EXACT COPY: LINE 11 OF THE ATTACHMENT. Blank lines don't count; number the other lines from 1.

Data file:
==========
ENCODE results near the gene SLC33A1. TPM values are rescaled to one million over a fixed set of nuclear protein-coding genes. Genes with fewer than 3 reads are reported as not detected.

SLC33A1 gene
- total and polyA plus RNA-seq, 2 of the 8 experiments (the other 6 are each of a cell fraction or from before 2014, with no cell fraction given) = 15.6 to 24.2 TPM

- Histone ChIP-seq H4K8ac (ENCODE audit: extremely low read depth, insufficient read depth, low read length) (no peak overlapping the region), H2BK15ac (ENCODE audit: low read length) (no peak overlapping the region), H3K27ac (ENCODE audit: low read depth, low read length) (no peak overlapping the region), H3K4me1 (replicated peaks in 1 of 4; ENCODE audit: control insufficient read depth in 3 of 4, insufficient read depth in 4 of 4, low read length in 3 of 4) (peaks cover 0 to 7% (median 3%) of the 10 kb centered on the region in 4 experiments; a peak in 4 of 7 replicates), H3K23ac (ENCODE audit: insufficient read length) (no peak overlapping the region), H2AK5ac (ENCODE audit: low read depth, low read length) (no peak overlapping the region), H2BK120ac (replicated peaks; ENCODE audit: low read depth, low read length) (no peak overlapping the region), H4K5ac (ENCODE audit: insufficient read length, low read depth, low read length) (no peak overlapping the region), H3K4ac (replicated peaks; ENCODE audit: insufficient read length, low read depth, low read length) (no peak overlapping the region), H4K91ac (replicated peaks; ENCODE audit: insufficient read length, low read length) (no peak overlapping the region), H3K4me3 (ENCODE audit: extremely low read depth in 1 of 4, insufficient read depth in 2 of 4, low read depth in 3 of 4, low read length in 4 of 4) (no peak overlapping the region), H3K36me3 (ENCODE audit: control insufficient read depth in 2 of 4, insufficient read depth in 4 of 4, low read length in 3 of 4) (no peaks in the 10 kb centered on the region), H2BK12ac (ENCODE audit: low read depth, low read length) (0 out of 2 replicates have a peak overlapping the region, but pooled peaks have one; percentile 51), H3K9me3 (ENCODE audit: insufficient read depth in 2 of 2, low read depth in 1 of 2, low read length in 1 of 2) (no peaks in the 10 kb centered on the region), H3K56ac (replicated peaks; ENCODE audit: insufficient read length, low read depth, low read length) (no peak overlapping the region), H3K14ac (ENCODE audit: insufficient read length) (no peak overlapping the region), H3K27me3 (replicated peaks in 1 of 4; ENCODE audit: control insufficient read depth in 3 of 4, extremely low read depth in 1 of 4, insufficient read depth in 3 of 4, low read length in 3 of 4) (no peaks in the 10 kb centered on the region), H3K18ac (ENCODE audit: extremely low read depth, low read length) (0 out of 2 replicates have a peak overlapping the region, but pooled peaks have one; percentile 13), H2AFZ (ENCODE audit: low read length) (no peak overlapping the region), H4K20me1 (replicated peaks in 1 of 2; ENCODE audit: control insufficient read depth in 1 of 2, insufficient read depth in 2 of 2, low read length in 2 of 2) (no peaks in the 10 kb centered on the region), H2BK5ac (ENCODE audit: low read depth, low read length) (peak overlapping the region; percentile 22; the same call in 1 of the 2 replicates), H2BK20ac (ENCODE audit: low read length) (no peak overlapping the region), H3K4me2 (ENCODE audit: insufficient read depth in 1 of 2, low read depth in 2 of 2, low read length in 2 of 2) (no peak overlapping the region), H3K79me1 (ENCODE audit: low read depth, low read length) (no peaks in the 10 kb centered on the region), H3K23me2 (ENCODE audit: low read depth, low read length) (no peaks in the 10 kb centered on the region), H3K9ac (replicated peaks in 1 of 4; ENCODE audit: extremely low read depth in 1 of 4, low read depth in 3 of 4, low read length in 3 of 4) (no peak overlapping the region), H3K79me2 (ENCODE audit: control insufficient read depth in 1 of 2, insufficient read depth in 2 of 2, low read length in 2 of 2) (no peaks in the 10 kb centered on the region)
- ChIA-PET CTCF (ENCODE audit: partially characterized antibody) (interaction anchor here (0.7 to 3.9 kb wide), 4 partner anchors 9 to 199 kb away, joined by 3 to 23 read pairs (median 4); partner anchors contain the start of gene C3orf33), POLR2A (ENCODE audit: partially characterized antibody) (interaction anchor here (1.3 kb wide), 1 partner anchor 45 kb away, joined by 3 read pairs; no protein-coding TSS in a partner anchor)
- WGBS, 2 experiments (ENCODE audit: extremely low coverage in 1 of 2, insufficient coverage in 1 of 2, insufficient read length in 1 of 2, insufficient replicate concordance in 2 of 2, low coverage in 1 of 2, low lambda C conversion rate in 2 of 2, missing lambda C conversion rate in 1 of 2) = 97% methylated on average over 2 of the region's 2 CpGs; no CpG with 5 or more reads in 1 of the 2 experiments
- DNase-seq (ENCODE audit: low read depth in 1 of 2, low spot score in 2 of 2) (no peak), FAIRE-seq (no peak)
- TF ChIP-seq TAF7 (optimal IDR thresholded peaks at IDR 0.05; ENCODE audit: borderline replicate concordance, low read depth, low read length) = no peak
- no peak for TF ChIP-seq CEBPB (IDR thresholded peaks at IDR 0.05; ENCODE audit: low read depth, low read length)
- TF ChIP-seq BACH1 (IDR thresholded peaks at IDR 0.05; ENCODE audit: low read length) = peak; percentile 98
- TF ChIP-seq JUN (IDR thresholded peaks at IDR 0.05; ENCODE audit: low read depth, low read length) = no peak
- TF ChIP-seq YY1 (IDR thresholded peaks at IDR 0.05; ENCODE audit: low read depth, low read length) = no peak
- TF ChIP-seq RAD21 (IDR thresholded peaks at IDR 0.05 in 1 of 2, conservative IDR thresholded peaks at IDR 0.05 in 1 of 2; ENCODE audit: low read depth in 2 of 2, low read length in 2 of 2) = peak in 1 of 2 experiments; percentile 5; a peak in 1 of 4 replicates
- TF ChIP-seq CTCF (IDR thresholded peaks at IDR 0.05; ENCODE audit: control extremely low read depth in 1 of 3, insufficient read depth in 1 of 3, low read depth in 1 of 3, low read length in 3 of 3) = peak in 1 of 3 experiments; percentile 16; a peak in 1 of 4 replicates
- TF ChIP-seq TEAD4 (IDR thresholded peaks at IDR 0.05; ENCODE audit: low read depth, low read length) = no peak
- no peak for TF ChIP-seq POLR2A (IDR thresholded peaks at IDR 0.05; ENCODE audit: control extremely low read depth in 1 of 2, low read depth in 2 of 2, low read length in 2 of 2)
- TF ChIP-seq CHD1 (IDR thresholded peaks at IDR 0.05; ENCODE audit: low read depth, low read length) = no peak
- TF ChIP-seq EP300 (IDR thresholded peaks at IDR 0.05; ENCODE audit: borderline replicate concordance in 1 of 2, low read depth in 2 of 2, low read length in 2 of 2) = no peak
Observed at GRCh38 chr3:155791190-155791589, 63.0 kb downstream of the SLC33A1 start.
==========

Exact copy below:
- TF ChIP-seq JUN (IDR thresholded peaks at IDR 0.05; ENCODE audit: low read depth, low read length) = no peak